6. Promote affirmations for exam anxiety

Positive self talk is a powerful way to reduce anxiety and feel more motivated. Students can harness this power during exam season by learning to recognise negative self talk (I’m going to fail, I haven’t prepared enough, I don’t understand this topic) and replacing it with positive self talk (I can do this if I study hard, my focus and hard work will help me achieve the grade I deserve).

Develop some positive affirmations for exam anxiety that your students can use both before and during their exams if they’re feeling stressed or overwhelmed. Here are some examples:

  • I will get a good result in this exam.
  • I have studied hard and I know this subject.
  • I am relaxed and focused.
  • I believe in myself.

Repeating these affirmations for exam anxiety can help students tune out negative thoughts and help them to focus.

7. Teach relaxation techniques

Along with positive self talk, relaxation techniques can be very useful for helping students to cope with stress during the weeks before their exam, as well as on the day itself. Here are some easy relaxation techniques to teach your students:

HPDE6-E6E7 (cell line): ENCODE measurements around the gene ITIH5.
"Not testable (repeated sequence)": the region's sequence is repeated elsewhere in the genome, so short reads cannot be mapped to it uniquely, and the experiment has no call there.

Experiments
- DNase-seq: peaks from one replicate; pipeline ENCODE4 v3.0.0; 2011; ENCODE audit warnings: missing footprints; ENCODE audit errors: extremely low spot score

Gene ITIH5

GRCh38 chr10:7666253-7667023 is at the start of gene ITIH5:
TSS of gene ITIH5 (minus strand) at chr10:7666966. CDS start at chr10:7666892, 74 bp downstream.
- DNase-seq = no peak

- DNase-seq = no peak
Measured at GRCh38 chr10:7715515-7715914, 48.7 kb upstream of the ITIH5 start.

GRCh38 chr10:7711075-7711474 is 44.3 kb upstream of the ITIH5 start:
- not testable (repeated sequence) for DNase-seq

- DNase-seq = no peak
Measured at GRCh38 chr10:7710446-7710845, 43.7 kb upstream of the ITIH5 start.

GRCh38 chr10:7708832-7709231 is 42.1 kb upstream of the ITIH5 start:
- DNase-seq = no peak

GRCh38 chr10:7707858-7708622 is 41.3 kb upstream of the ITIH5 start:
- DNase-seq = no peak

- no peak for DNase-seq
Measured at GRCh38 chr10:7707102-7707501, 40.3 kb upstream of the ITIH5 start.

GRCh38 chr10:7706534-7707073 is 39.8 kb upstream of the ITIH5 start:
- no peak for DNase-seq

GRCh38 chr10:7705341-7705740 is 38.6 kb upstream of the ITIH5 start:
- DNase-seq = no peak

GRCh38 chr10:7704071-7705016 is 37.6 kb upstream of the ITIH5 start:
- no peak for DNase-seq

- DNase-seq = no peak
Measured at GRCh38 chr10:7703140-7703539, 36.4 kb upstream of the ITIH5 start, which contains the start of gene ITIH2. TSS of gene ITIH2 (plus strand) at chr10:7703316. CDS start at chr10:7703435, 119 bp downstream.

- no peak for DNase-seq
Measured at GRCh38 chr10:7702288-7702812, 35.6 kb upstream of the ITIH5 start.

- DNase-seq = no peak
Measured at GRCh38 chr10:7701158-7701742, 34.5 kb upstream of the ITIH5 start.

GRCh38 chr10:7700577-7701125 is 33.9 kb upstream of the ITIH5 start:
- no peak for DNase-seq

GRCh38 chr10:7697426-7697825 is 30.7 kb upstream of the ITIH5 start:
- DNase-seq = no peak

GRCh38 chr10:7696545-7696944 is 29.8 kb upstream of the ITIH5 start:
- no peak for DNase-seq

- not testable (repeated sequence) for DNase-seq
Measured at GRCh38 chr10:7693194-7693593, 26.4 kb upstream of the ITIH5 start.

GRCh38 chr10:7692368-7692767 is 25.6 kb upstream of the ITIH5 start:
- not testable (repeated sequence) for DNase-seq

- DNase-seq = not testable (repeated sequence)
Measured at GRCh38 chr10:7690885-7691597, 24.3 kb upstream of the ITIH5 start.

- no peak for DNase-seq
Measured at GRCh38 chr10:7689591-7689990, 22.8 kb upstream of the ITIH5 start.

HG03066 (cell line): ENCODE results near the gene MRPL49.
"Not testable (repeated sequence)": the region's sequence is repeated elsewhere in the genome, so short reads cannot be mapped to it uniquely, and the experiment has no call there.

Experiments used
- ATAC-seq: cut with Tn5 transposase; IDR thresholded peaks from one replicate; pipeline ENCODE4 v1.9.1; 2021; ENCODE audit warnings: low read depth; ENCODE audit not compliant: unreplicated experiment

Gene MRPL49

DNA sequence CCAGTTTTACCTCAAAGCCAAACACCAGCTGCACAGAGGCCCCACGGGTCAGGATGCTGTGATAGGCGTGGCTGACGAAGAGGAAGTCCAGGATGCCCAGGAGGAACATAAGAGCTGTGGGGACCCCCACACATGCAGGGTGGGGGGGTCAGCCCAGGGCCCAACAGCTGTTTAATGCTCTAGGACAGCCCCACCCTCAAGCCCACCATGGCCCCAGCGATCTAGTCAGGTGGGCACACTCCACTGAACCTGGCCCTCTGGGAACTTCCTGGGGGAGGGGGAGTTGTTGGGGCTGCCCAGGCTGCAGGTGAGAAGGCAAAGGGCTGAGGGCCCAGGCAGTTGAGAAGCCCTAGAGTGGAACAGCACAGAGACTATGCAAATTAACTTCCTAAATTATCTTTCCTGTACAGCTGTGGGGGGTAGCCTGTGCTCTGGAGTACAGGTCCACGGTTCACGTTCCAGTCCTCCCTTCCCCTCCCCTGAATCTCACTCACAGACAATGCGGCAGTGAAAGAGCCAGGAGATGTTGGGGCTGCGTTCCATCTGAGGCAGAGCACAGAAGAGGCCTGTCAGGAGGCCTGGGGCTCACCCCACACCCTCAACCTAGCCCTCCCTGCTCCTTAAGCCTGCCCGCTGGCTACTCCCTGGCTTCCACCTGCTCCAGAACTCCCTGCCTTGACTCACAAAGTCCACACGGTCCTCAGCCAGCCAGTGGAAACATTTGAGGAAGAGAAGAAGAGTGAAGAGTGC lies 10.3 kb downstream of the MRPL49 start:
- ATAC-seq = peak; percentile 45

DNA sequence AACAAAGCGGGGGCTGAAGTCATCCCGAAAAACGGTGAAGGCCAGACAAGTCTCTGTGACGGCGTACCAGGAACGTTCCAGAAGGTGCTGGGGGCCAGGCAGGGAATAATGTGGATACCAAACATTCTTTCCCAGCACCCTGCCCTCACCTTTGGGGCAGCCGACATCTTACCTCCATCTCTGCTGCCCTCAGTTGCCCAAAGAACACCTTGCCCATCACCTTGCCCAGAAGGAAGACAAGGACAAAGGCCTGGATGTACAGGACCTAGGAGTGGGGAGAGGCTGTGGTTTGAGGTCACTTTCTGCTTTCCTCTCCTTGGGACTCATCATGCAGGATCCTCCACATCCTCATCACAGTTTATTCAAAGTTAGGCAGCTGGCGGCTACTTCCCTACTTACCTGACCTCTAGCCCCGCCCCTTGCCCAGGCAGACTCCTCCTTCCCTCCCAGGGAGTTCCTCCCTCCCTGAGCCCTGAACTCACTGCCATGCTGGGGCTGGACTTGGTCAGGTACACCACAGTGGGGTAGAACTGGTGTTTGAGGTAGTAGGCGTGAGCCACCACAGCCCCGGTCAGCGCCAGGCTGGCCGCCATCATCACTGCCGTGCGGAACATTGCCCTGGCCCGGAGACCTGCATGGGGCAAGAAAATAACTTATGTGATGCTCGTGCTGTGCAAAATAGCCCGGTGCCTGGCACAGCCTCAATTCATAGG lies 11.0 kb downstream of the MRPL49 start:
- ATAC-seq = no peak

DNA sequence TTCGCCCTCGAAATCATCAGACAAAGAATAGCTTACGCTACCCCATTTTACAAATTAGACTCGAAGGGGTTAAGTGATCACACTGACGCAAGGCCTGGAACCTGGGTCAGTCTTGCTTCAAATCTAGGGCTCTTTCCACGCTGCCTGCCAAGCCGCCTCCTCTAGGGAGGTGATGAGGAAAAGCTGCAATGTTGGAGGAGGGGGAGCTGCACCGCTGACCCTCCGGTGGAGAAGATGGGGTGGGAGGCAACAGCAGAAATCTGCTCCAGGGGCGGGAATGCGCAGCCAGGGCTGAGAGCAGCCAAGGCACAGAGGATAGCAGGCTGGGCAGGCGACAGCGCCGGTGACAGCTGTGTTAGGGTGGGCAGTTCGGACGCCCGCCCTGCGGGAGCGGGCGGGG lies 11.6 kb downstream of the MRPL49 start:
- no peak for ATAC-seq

• Deep breathing: inhaling through your nose, holding that breath, then exhaling through your mouth can help to alleviate feelings of stress or agitation. This can help students relax and focus at the start of their exam.
  • Progressive muscle relaxation: this is another quick and simple exercise which can be done anywhere. Students tense the muscles in their feet for five seconds, then relax. Then the muscles in their calves, then their thighs, and so on, moving up through the body.
  • Mindfulness: students let go of past worries and future fears by focusing on the moment and what their senses are observing.

Further reading

Learn more about supporting students who suffer from anxiety, and how students can use mindfulness to cope with exam stress. Find out how to help your students build resilience, so that no matter how they perform in their exams, they’re prepared to take the next step on their academic journey.